Ten minutes away from Blue Yonder lies Christiansted, one of the two major towns on St. Croix. It’s small; Wikipedia will tell you that in 2004 it had a population of about 3,000. The population might have grown (slightly) since then, but it remains an eminently walkable and very beautiful little town, arcing up from a brilliant blue harbor and wooden boardwalk with cobblestone streets and stone-floored pedestrian pathways that look like medieval cloister walks. Each building seems a pastel bleached by salt wind and rain, and heavy wooden doors built to withstand hurricanes conceal little shops containing extraordinary treasures. St. Croix is known for its jewelrymaking — you have to look hard to find the usual “Made in China” junk jewelry here — and the area around Christiansted’s “Company Street” is one of the places to find not only jewelry, but gorgeous handmade items from clothing to original art to woodworking and home decor.
Christiansted is a continuing inspiration.
Last year, I came home from a trip to the island with a picture that I wanted to reproduce, in color, in a soap.
I’d tried an enfleurage of the island’s official flower, the Ginger Thomas, while I was there. I thought I would use that as a starting point. While at first the brilliant yellow seemed to hold true in the soap, in a short time it had morphed a creamy white. Now this wasn’t at all what I was after, so I “remilled” it. I shredded the original soap, added new oils and a good shot of Morroccan red clay, and did what’s called an “in the pot swirl.” It turned out to be one of my testers’ favorite soaps.
I’ve made a lot of soaps since then, but Christiansted as a subject kept coming up. I had another picture that I kept referring to, the washed and textured pink of one of the cloister walks leading down to the harbor, and it would not leave me alone.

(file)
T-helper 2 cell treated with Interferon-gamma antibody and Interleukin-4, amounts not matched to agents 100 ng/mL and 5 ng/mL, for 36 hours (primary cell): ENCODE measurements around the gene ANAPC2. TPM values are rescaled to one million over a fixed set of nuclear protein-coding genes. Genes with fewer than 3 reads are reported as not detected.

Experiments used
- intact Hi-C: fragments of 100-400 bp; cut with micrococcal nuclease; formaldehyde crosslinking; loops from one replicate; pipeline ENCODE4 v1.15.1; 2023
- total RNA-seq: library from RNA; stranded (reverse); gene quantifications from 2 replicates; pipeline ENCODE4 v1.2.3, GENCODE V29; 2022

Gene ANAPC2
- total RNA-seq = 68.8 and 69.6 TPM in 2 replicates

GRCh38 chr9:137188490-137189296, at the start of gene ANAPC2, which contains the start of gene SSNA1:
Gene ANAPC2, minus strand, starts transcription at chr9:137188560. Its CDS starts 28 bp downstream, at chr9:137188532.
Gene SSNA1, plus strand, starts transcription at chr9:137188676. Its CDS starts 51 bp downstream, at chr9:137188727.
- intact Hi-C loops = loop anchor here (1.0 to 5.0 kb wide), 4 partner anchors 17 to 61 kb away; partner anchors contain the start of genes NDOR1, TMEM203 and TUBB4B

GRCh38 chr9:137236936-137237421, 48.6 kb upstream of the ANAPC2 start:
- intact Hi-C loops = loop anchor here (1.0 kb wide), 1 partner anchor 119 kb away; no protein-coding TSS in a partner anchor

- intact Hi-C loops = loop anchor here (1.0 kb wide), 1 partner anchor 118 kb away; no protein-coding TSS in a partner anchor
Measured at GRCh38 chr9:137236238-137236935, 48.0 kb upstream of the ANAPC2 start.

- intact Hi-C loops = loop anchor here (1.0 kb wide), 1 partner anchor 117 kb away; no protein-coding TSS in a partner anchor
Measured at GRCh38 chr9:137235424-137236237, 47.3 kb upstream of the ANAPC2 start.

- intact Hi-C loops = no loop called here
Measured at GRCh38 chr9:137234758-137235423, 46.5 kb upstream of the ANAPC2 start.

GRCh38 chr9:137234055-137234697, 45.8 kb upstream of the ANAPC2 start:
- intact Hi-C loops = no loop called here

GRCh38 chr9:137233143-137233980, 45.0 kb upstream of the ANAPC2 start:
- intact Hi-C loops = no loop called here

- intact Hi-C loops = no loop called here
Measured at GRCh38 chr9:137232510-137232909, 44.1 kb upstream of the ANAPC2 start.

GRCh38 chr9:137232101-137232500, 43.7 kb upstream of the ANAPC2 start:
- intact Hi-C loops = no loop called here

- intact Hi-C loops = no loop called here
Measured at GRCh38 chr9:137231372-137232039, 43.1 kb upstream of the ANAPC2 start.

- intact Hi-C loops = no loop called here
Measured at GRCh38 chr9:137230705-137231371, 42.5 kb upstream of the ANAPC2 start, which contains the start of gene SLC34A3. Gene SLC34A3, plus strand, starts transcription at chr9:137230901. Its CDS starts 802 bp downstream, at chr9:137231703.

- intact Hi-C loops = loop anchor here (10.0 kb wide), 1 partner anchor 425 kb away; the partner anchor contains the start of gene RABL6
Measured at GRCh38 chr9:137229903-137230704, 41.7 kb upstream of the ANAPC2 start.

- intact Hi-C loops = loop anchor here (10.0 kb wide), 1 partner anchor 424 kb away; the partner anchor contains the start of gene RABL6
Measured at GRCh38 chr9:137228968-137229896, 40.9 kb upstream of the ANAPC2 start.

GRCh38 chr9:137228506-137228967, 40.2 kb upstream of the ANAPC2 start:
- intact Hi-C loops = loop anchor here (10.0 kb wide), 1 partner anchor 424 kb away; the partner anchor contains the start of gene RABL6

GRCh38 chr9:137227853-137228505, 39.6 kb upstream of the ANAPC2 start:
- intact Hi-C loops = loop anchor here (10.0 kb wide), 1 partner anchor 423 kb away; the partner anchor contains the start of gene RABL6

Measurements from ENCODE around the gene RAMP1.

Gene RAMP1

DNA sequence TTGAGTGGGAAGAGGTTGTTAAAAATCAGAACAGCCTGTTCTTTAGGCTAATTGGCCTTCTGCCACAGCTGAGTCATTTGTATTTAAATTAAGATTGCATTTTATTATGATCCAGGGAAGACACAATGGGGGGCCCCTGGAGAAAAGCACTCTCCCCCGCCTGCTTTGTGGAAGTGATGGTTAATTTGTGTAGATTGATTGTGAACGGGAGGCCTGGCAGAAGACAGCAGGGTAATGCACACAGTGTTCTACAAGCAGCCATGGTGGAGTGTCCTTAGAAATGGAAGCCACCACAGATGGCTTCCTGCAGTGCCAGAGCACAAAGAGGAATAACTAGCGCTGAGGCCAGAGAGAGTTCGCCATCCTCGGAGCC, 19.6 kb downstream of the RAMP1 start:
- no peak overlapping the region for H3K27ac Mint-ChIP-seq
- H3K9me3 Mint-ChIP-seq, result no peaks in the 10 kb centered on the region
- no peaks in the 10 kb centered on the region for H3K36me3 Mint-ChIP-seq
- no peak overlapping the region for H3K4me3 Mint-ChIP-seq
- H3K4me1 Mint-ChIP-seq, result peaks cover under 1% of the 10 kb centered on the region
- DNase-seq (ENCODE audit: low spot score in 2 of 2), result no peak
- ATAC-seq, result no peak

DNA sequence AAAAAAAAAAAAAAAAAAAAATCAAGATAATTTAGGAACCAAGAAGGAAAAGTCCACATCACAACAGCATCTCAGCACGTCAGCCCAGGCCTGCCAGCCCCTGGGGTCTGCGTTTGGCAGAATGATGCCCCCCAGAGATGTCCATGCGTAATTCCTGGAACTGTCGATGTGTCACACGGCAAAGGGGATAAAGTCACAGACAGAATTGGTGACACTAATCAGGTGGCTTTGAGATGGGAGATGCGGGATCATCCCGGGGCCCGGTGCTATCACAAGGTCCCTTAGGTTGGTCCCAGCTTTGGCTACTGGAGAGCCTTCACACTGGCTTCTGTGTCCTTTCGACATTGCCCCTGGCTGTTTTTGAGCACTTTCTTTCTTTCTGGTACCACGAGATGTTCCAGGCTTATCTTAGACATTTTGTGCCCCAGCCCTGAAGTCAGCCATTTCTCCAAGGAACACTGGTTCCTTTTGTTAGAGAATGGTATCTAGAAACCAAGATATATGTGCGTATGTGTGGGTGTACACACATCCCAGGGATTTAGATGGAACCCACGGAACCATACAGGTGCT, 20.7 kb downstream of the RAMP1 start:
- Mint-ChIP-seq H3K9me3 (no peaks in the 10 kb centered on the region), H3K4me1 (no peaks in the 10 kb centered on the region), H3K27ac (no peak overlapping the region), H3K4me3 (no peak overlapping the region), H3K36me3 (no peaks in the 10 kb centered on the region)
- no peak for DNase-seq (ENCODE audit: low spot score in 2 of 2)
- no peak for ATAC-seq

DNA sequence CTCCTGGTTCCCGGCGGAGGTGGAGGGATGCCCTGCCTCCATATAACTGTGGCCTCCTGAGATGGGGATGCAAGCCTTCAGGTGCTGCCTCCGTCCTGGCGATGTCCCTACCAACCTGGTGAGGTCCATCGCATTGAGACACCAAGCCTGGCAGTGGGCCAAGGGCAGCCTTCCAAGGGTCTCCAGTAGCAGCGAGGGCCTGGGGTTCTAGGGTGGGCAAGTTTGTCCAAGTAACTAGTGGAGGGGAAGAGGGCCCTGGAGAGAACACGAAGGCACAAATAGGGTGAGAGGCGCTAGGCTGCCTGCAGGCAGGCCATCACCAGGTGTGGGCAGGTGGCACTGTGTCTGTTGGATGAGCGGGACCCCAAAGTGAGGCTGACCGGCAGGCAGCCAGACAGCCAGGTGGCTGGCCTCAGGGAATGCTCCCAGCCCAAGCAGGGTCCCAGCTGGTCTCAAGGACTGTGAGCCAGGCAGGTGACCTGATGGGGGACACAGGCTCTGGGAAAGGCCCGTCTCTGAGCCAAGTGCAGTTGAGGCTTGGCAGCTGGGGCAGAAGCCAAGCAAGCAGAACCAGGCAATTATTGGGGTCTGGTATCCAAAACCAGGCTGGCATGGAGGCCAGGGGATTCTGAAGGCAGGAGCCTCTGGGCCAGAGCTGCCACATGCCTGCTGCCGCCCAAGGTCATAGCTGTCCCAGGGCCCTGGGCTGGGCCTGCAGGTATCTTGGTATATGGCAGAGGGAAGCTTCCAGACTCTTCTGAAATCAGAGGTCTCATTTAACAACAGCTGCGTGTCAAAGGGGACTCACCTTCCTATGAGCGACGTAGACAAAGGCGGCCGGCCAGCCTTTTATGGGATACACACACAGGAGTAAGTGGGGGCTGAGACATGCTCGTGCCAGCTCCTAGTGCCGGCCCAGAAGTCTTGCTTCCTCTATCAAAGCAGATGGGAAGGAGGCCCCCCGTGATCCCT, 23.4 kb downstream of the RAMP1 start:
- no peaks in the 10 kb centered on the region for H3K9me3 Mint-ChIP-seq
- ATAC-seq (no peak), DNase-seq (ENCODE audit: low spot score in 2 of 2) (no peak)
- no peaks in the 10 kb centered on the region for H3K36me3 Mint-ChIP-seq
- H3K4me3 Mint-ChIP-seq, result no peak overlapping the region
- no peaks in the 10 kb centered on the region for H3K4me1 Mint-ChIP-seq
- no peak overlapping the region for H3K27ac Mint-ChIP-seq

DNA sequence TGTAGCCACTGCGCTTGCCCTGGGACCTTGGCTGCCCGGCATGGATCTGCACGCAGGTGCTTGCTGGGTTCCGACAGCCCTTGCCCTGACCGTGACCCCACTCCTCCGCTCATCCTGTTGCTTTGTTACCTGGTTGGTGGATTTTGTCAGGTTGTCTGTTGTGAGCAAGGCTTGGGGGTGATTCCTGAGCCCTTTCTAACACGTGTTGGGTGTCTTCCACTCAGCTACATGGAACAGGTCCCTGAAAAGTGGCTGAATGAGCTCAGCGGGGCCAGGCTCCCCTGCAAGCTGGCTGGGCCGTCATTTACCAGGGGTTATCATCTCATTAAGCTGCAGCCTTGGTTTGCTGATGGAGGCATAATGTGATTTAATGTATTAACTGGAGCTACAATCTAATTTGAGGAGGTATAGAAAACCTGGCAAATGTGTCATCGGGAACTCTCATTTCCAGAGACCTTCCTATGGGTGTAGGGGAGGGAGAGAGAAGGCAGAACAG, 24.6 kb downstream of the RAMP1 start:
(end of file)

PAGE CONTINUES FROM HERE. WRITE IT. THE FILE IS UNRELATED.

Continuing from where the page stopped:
Helpless, I decided to try this year’s version of “Christiansted,” emphasizing the delicacy of the pink and the texture of the surfaces. I would use the same remilled technique as I had with the first version.
For Step One, I started with a coconut oil, olive oil, shea butter and castor oil formula. For scent, I used some essential oils I’d picked up in Kochi, India: lotus and jasmine, with a touch of patchouli to “fix” the scents. Once the soap had set up, I discovered that not only had the scent oils “poofed,” but they hadn’t even bothered to leave a forwarding address. So I had a free hand with fragrance on the remilled step.
Once the Step One soap was shredded and moistened with coconut milk, it was added to a new batch of coconut, olive, and castor oil as well as a healthy dose of mango seed butter, fragranced with my favorite “island” scent of salt air, fruit, and ginger blossom, and then colored with a swirl of ultramarine pink. Oh, and I added a couple tablespoons of St. Croix honey, dispersed in warm retained water, to the formula to increase lather and bubbliness.
Two or three of the pieces, not shown here, contain tiny droplets of pure St. Croix honey that reformed from dispersion during the curing process. I call those my “Sweet Honey in the Rock” surprise, and I covet them. Since then, I’ve learned how to avoid the phenomenon (it’s well known), but I’m still ridiculously pleased by its appearance in the “new Christiansted.” It’s nice to receive a surprise gift like that.
The new Christiansted is loaded with skin-loving oils and butters — both shea and mango seed — and has the fragrance of the tropics. It’s more than ready for use-testing, and I’ll report back on how it does.